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Highlights in the digital media economy in 2010

by User Not Found | 12月 30, 2010

As the year approaches the end, let’s look back and review some of the impactful events in the digital media business in 2010. Many of those events generated substantial buzz when they just happened, but quickly people forget about them and move their attention on to new things. As a year-end review, this summery is intended to help us relearn these events and gauge their impact on the industry and companies in the future. Events about Google:
    Google claimed it was threatened by cyber attacks originated from China in January. Following the event, Google decided to stop censoring search results in China, which put themselves in a direct confronting position with the Chinese government. As the conflict between Google and the Chinese government deepened, Google had to redirect the traffic on its China site to the Hong Kong homepage. Google had not only lost market share to its competitors in China but also lost plenty of talent due to the uncertainty of its business in China. With only a constrained access to the largest Internet market in terms of users, now Google’s growth solely relies on the expansion to other business lines, such as display advertising, Android platform and TV business.
    Google’s social network initiatives remained unsuccessful. Google Buzz was introduced in the year, but even with the Gmail integration the service has been forgotten by the public. The once highly buzzed Google Wave was terminated by Google, as most people cannot figure out how to use the innovative service. Despite the popularity of Gmail, the dominant Facebook and the growing Twittier and LinkedIn will only make Google’s future in social media gloomier.
    Google unveiled Google TV with its partners Sony, Intel and Logitech. While Google had depicted a splendid picture for the Google TV when it introduced the product, its lack of premium content support and the severe competition from Apple, Microsoft and Amazon already led many to question the feasibility of the product. Sony’s slash on the price in the holiday season for Google TV-embedded TVs magnified the concerns on the product’s outlook. 2011 will be the key year for Google TV’s success. And if Google could build healthy relationship with Hollywood studios for the platform, it would still gain some ground in the new TV business.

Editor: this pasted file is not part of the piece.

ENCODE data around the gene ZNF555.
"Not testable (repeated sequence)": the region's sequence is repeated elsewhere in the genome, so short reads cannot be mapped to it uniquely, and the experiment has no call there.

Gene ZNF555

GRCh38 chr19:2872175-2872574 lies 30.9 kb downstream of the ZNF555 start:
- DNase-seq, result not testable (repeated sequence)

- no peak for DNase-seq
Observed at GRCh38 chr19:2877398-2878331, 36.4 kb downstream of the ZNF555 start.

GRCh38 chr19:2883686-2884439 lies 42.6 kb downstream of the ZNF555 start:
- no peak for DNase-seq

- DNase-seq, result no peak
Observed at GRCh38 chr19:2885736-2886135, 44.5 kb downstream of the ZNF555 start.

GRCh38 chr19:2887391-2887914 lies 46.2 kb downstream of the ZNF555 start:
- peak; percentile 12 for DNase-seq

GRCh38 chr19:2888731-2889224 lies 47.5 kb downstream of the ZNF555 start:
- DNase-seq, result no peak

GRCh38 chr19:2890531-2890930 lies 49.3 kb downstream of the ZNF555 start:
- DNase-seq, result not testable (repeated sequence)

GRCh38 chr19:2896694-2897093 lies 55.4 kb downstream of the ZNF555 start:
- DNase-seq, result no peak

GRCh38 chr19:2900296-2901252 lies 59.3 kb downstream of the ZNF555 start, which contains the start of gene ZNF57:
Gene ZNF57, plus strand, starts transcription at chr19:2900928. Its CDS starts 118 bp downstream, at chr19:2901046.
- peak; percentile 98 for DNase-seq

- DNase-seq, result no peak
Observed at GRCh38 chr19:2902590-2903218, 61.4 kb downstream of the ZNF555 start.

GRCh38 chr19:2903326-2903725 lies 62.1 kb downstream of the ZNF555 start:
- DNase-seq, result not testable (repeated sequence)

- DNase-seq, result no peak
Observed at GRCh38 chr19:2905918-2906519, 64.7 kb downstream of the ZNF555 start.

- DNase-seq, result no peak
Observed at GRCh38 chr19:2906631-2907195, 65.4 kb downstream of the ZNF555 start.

Events about Apple:
    Apple’s introduction of iPad has clearly changed many aspects of digital media consumption. Publishing and news industry has found a new and more versatile content distribution platform, which seems could further offset the decline of traditional revenue streams. With a bigger screen compared to smart phones, iPad is a better device for mobile video consumption. Movie studios and pay TV companies started to put strong focus on distributing their content through iPads. We expect the iPad to continue its robust growth in the next year, along with its importance to premium content distribution.
    Games have always been top-selling apps in Apple’s app store. The introduction of Game Center on iPhones and iPads makes Apple a formidable player in the social game distribution business. Going forward, the gaming piece will continue to augment the appeal of Apple’s platform.
Events about others:
    Microsoft’s Kinect has shown signs of good reception in the holiday season. With the tremendous investment put in the project, it finally delivered quality gaming experience to casual gamers, dwarfing Wii’s motion censor device. Although Xbox only accounts for a relatively small portion of Microsoft’s total revenue, the success of the device could pave the way for its home entertainment strategy if implemented correctly. The solid experience of Kinect also counters the argument that Microsoft has lost the innovation capability. In addition, Microsoft struck a deal with ESPN to provide ESPN programs to Xbox Live users.
    Netflix keeps up its growth and now has 16 million subscription members. Given its expansion to other devices and other countries, we expect the service to maintain the growth momentum in the coming year. On the other hand, Hulu also adopted a paid revenue model with the introduction of Hulu Plus. But given the limited content catalog, Hulu Plus faces challenges to grow its paid users.
    Facebook keeps the ball rolling by introducing a number of new features and services on the platform. Meanwhile, social games gained attraction with their virtual currency revenue model. Games from Zynga and Playdom have gained millions of users, most of which are based on social networks. As the ad rates on social networks remain low, the social gaming business could help Facebook break through its profitability challenge. And the social gaming companies will surely benefit from the secular growth of social networks.
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